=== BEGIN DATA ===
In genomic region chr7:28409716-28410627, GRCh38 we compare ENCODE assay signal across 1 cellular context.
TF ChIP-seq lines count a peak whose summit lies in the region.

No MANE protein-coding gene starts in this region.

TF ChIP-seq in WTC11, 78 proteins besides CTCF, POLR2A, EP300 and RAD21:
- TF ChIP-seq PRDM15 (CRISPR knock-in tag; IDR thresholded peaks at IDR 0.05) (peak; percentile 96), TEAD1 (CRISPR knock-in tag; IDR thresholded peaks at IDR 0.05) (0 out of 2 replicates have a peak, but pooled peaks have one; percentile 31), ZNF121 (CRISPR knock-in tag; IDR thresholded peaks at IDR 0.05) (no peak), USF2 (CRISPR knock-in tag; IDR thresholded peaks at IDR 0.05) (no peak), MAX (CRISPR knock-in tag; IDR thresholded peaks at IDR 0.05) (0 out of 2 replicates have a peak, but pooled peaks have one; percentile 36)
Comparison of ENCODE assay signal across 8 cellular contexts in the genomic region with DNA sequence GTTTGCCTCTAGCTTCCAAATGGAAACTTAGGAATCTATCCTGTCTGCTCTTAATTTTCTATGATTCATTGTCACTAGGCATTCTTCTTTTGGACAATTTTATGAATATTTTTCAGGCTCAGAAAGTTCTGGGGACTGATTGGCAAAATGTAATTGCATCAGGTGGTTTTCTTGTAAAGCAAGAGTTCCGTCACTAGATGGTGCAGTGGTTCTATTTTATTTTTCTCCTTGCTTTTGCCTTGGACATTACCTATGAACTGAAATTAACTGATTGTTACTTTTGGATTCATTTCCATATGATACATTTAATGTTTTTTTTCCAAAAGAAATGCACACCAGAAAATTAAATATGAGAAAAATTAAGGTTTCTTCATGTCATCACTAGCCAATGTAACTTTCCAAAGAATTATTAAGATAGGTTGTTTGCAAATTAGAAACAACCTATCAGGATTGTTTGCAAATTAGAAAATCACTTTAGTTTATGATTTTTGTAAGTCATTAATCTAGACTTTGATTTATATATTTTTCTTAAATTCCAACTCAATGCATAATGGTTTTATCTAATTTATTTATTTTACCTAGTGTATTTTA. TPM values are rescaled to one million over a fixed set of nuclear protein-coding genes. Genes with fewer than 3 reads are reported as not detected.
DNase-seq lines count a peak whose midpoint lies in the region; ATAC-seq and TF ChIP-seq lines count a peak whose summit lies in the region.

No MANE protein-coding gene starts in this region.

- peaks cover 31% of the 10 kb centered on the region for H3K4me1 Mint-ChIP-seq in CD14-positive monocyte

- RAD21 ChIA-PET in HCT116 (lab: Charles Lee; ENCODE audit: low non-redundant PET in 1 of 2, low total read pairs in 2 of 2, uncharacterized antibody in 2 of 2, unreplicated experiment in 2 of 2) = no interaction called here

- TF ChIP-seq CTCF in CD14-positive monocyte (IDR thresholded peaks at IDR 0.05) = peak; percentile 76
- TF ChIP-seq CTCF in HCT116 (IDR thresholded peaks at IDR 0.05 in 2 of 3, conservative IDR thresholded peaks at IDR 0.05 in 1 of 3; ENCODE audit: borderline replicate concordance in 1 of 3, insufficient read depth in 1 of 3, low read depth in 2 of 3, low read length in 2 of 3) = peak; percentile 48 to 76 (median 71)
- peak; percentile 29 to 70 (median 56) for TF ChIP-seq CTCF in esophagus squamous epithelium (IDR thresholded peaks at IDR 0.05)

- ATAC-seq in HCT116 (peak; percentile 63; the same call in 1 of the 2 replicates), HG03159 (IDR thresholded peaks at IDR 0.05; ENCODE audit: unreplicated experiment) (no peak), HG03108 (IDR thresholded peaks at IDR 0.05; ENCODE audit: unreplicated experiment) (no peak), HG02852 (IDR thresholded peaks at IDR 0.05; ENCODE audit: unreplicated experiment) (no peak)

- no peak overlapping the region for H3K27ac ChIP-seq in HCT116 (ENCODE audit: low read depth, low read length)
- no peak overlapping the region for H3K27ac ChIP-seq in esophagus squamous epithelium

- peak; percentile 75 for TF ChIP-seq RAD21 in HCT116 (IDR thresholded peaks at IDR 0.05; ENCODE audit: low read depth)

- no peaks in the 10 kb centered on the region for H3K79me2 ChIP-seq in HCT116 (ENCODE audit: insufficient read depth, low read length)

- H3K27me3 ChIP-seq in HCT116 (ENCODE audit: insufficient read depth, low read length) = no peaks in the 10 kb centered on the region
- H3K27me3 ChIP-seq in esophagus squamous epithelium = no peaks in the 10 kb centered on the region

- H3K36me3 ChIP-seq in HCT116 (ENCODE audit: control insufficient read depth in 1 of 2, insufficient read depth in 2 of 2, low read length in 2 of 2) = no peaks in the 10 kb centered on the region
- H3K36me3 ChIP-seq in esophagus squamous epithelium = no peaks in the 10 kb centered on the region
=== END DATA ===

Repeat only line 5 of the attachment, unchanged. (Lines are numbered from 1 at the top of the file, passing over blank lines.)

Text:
- TF ChIP-seq PRDM15 (CRISPR knock-in tag; IDR thresholded peaks at IDR 0.05) (peak; percentile 96), TEAD1 (CRISPR knock-in tag; IDR thresholded peaks at IDR 0.05) (0 out of 2 replicates have a peak, but pooled peaks have one; percentile 31), ZNF121 (CRISPR knock-in tag; IDR thresholded peaks at IDR 0.05) (no peak), USF2 (CRISPR knock-in tag; IDR thresholded peaks at IDR 0.05) (no peak), MAX (CRISPR knock-in tag; IDR thresholded peaks at IDR 0.05) (0 out of 2 replicates have a peak, but pooled peaks have one; percentile 36)